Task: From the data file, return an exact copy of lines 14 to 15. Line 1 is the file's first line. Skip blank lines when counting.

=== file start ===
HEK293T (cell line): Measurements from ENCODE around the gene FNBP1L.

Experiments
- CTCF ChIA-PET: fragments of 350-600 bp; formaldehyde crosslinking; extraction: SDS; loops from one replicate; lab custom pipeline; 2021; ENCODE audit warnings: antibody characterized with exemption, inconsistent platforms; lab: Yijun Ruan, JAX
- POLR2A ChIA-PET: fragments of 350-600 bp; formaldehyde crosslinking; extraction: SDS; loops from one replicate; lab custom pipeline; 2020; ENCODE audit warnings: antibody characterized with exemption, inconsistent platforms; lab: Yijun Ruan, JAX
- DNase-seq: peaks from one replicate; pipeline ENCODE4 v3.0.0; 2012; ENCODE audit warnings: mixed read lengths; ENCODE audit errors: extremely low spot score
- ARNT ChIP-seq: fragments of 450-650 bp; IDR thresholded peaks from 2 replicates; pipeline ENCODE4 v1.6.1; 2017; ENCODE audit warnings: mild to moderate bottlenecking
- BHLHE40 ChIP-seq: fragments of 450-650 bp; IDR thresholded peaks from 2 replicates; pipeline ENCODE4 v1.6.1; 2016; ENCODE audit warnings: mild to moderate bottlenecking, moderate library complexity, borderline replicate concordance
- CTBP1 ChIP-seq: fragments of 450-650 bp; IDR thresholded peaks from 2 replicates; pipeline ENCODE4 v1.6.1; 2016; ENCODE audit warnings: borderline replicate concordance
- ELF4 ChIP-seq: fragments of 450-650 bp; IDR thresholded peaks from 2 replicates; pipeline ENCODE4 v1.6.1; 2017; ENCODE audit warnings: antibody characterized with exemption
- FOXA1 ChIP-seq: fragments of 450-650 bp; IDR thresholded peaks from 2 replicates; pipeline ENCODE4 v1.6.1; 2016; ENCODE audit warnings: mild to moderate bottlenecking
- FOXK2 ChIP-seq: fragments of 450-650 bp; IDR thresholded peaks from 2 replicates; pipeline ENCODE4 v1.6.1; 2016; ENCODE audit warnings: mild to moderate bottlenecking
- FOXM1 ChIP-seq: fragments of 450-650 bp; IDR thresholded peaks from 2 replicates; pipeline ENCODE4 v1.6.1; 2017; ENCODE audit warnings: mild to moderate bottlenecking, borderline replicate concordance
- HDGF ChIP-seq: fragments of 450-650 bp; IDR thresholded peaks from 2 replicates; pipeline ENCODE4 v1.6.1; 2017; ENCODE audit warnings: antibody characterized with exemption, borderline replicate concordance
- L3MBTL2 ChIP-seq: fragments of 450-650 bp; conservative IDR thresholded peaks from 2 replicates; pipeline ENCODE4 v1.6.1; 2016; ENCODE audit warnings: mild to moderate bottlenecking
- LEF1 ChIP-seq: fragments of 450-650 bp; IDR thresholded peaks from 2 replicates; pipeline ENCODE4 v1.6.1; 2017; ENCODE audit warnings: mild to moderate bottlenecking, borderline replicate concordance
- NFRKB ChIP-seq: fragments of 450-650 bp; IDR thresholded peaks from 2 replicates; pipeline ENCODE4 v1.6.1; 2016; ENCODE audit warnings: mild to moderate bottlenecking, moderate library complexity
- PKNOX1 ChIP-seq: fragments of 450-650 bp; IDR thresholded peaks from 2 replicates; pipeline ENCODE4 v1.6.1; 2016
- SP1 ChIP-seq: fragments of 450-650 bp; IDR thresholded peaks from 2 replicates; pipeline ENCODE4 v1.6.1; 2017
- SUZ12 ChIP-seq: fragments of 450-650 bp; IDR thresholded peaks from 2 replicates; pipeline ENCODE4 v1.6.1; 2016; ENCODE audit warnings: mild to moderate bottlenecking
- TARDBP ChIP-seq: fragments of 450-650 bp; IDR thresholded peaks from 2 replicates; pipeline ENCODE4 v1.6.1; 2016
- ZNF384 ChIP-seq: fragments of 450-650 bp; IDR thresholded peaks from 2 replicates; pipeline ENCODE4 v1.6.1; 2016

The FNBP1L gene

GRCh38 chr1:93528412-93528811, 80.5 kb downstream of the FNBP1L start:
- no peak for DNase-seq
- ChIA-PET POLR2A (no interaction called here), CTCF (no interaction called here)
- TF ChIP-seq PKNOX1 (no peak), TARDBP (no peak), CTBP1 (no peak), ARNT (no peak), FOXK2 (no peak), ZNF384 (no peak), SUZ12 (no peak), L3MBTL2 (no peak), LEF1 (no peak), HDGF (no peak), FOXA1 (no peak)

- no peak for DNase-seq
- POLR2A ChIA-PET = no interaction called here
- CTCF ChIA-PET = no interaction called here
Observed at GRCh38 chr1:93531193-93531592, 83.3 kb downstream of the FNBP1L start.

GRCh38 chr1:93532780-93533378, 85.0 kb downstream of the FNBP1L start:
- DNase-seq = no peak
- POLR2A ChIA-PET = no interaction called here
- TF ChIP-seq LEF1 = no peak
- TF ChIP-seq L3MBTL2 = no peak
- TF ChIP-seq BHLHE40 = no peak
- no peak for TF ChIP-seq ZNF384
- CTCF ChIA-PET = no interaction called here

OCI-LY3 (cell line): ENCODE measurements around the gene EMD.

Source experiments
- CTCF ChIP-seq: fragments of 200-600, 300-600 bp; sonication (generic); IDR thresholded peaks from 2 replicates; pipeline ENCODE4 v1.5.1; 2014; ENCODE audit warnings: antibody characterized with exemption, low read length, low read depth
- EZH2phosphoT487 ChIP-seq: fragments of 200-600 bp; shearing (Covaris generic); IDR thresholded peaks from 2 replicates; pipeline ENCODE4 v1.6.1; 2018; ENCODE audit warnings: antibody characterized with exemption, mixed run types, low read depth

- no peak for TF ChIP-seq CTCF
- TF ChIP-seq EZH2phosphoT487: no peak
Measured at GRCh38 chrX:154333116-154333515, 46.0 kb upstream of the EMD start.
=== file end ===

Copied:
- L3MBTL2 ChIP-seq: fragments of 450-650 bp; conservative IDR thresholded peaks from 2 replicates; pipeline ENCODE4 v1.6.1; 2016; ENCODE audit warnings: mild to moderate bottlenecking
- LEF1 ChIP-seq: fragments of 450-650 bp; IDR thresholded peaks from 2 replicates; pipeline ENCODE4 v1.6.1; 2017; ENCODE audit warnings: mild to moderate bottlenecking, borderline replicate concordance